Neoclassical economists have long argued that the “most effective means of dealing with environmental problems is to subject them to the discipline of the market mechanism.” They argue that environmental degradation has resulted from the failure of the market system to put any value on the environment, even though the environment does serve economic functions and does provide economic and other benefits. Some environmental resources—such as timber, fish and minerals—are bought and sold in the market but their price usually does not reflect the true cost of obtaining them because the damage to the environment has not been included. Other environmental resources such as clean air are not given a price at all and are therefore viewed by economists as free.
Heritage Foundation and Vice-President of the John Locke Foundation, maintains:
For natural resources over which property rights are relatively easy to establish, such as oil, minerals, or timber, prices serve as an early warning signal to companies about scarcity. If the price is rising, that suggests more demand for the resources than can be met by available supply. Companies then have a financial incentive either to find new supplies or to reduce its need by developing alternatives or ferreting out waste. This market process amounts to a sort of ongoing environmental research project seeking an answer to this question: What is the most efficient and least resource-depleting method of producing the goods and services people need?
Some think tank economists also argue that there is little incentive to protect environmental resources that are not privately owned. Their solution is to create property rights over parts of the environment that are currently free. Rights-based economic instruments such as tradeable pollution rights, for example, “create rights to use environmental resources, or to pollute the environment, up to a pre-determined limit” and allow these rights to be traded. Rights-based measures are also a way of providing a pricing mechanism for environmental resources.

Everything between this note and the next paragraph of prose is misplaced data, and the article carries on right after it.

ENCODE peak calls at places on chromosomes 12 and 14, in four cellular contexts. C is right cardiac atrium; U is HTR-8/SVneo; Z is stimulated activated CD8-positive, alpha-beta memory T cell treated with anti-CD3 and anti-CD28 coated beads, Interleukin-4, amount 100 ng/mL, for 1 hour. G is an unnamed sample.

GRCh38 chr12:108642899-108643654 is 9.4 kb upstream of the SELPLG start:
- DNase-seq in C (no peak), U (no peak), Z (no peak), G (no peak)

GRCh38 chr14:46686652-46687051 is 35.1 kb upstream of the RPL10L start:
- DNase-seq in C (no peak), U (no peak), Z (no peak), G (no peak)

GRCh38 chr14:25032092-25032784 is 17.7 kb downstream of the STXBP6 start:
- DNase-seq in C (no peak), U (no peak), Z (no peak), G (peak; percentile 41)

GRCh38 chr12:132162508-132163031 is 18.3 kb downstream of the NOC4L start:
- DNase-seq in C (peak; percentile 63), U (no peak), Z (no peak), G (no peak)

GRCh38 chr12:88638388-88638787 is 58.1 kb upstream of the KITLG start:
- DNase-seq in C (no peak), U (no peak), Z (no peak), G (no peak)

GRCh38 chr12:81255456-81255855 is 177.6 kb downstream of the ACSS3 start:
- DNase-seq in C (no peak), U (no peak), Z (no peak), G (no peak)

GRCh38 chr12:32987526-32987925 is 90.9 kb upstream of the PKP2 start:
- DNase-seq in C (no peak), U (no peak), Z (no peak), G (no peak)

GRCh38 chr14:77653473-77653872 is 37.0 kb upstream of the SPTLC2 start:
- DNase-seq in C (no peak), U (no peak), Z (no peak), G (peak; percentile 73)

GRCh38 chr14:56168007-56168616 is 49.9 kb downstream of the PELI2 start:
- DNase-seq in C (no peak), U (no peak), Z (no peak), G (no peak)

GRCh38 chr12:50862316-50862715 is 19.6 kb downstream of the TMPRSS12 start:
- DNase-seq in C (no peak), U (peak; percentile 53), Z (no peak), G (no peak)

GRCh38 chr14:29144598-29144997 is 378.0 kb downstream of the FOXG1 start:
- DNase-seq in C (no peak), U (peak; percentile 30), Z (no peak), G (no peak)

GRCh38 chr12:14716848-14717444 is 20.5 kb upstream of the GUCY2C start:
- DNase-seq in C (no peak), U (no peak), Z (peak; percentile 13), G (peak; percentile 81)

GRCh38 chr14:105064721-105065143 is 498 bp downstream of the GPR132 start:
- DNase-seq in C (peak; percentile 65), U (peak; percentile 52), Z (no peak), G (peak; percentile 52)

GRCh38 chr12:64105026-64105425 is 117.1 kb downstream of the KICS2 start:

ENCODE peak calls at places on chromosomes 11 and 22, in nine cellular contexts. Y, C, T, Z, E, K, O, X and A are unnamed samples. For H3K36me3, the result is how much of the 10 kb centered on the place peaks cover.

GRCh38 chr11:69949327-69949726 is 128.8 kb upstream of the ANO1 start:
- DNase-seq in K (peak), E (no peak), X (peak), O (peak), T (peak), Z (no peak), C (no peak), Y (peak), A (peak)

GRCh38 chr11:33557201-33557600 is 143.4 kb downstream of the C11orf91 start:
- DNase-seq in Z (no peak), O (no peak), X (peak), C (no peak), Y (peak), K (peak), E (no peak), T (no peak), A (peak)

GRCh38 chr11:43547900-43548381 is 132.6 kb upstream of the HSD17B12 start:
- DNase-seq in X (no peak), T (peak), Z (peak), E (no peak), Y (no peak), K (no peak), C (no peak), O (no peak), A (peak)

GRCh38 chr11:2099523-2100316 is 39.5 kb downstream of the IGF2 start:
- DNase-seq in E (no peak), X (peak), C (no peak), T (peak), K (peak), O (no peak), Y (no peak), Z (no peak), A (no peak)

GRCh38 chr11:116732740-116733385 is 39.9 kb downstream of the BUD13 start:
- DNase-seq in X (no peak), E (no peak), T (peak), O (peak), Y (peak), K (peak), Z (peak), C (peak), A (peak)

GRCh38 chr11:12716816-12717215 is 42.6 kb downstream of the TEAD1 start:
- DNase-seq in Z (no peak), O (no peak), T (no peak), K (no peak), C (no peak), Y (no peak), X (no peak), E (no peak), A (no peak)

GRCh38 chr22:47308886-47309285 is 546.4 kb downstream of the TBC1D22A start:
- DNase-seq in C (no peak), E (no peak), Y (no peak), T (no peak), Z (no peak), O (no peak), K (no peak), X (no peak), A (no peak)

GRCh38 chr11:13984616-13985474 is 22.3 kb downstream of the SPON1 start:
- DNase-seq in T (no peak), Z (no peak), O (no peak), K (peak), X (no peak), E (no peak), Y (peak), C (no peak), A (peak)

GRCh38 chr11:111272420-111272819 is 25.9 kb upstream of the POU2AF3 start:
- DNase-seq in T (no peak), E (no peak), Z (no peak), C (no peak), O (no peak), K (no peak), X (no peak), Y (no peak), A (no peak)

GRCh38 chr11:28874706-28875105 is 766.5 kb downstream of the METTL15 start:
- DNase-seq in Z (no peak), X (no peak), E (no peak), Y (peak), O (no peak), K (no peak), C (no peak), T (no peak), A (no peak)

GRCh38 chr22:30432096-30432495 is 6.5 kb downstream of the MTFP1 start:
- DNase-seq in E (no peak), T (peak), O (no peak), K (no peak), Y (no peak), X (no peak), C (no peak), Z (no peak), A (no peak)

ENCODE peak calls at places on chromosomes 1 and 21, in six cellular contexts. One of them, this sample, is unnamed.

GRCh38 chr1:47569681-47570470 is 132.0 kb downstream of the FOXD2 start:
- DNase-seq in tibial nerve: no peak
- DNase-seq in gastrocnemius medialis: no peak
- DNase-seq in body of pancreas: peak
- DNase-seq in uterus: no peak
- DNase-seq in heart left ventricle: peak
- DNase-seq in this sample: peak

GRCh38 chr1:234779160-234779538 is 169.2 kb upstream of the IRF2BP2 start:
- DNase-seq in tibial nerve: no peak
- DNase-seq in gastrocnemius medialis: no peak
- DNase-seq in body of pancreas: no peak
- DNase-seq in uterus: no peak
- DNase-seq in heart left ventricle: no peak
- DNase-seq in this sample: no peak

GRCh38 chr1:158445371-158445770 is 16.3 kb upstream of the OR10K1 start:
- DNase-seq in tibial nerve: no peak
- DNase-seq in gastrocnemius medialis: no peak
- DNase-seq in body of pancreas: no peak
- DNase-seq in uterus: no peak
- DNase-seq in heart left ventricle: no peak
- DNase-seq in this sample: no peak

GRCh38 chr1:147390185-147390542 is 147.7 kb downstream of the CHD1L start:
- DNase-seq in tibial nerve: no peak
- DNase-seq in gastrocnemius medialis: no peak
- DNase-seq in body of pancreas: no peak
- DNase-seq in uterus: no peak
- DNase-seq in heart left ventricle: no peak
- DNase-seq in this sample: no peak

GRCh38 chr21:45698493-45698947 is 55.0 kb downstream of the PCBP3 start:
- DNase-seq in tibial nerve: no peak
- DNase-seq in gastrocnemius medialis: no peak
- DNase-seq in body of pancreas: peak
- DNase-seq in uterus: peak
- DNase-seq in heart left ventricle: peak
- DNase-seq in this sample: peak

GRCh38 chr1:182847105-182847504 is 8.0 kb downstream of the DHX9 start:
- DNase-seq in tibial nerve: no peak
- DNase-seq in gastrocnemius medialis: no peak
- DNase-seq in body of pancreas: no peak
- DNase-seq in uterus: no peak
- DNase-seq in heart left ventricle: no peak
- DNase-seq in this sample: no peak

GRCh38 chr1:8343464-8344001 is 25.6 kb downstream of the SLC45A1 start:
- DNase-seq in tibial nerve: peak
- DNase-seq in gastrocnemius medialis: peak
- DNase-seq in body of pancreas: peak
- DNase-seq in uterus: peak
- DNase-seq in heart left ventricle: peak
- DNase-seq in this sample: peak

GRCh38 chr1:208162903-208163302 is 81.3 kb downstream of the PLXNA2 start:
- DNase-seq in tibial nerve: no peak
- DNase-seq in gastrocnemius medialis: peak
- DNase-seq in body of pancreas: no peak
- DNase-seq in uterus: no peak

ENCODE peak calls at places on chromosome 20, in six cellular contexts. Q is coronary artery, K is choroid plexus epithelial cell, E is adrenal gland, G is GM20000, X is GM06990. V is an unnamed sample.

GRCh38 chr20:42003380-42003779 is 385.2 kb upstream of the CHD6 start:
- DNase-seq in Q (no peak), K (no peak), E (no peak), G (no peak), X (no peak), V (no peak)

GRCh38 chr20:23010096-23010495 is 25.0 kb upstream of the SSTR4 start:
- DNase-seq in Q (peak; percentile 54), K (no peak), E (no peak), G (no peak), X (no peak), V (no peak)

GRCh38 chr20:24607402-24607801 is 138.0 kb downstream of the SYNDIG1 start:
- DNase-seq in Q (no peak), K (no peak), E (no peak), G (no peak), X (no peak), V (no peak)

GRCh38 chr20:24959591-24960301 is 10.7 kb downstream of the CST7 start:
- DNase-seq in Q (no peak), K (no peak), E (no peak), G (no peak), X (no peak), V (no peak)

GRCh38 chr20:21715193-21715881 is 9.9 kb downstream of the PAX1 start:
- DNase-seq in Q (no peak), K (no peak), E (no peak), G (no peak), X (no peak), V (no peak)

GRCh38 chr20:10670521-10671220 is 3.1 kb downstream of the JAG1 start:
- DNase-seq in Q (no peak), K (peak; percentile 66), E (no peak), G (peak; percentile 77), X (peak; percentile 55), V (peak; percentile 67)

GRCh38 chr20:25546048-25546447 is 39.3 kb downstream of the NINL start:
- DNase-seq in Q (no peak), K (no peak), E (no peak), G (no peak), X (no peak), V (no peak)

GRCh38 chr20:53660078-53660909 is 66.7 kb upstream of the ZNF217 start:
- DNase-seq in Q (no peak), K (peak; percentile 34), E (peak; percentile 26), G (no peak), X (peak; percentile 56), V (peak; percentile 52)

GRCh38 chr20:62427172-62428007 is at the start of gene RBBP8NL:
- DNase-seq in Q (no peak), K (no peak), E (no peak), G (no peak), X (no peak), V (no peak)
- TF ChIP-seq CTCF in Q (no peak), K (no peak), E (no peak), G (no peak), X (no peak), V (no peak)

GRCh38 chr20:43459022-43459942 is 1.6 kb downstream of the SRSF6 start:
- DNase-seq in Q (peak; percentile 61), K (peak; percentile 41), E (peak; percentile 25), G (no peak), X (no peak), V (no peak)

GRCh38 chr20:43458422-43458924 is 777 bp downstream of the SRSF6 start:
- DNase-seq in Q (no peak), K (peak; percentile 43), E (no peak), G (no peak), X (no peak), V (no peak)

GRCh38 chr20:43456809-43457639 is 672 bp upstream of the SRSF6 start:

Peter Van Doren of the Cato Institute claims that:
Markets can provide any commodity as long as people are willing to pay the owner more than the opportunity cost of using the assets for something else, and the consumption of the commodity can be restricted to those who pay the owner. Wilderness owners can charge fees to all those who physically cross the boundary of a wilderness as long as the transaction costs of monitoring the boundary are not prohibitive.
Both price-based and rights-based measures are market-based measures. In the first case, price-based measures, an economist would say that a price is set and demand determines the quantity of emissions that are released. In the second case, rights-based measures, the quantity of emissions is set and demand determines the price to be paid to discharge them.
The preference for market solutions is an ideologically based one:
Its first pillar comes squarely out of a philosophical tradition that grew from Adam Smith’s notion that individual pursuit of self-interest would, in a regime of competitive markets, maximise the social good. That tradition is so firmly embedded in economics by now that most economists probably do not realize, unless they venture out into the world of noneconomists, that it is a proposition of moral philosophy...